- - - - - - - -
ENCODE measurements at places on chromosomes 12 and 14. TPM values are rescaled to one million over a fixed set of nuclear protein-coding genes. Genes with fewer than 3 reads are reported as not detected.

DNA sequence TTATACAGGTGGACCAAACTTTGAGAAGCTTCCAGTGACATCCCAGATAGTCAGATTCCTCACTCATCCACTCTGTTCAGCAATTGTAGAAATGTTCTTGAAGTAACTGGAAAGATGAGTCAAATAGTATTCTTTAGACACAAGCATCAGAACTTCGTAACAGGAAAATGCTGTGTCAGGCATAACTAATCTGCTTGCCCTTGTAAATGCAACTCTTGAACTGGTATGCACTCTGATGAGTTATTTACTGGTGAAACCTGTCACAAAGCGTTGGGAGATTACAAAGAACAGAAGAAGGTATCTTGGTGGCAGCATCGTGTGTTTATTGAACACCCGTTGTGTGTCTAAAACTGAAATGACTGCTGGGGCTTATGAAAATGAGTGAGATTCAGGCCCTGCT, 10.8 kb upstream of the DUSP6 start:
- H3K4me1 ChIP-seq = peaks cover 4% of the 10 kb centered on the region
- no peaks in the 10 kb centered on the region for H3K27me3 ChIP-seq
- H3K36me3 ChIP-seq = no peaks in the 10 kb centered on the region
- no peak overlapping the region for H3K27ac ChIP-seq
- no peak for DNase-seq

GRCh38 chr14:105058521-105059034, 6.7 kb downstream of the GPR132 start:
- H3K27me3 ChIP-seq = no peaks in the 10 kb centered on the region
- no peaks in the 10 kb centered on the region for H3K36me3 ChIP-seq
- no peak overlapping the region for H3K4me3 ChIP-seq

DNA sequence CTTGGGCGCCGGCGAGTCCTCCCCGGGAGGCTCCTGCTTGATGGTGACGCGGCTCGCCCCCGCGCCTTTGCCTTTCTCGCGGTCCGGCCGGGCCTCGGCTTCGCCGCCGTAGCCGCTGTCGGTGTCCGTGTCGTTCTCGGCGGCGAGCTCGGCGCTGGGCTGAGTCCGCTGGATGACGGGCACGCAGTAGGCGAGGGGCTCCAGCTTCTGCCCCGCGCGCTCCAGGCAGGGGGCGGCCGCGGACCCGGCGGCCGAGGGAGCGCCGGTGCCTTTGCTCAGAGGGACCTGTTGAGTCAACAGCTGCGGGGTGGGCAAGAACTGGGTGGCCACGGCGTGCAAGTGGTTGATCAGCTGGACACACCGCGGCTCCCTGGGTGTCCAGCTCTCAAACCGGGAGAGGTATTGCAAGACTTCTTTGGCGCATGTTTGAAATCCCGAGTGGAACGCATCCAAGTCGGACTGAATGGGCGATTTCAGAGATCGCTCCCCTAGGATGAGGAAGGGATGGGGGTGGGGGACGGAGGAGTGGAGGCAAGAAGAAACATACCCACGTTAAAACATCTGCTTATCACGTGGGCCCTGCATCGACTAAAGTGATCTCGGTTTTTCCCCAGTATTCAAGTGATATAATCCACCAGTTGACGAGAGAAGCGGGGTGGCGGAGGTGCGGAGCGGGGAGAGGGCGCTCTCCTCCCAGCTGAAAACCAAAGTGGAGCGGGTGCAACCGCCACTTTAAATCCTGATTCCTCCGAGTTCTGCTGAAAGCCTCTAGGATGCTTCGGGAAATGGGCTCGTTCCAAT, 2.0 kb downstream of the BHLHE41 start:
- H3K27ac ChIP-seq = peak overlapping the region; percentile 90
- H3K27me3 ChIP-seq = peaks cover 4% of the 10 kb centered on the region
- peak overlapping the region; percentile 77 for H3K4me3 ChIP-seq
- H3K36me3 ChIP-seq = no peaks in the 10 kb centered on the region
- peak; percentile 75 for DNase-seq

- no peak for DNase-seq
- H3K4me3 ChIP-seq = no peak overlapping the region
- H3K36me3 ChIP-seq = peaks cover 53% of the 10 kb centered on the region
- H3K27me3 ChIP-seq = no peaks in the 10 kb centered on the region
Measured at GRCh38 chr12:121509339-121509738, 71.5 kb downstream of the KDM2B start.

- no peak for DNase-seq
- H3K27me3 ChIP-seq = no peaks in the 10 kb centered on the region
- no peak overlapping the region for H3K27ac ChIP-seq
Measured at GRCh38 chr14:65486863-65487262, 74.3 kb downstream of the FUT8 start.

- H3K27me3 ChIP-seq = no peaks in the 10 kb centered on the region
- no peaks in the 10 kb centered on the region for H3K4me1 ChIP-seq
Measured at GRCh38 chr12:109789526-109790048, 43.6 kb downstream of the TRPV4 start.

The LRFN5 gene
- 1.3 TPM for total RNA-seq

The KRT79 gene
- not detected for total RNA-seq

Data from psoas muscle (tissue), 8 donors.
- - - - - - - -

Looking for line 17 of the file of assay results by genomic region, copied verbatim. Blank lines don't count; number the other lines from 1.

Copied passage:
- peak; percentile 75 for DNase-seq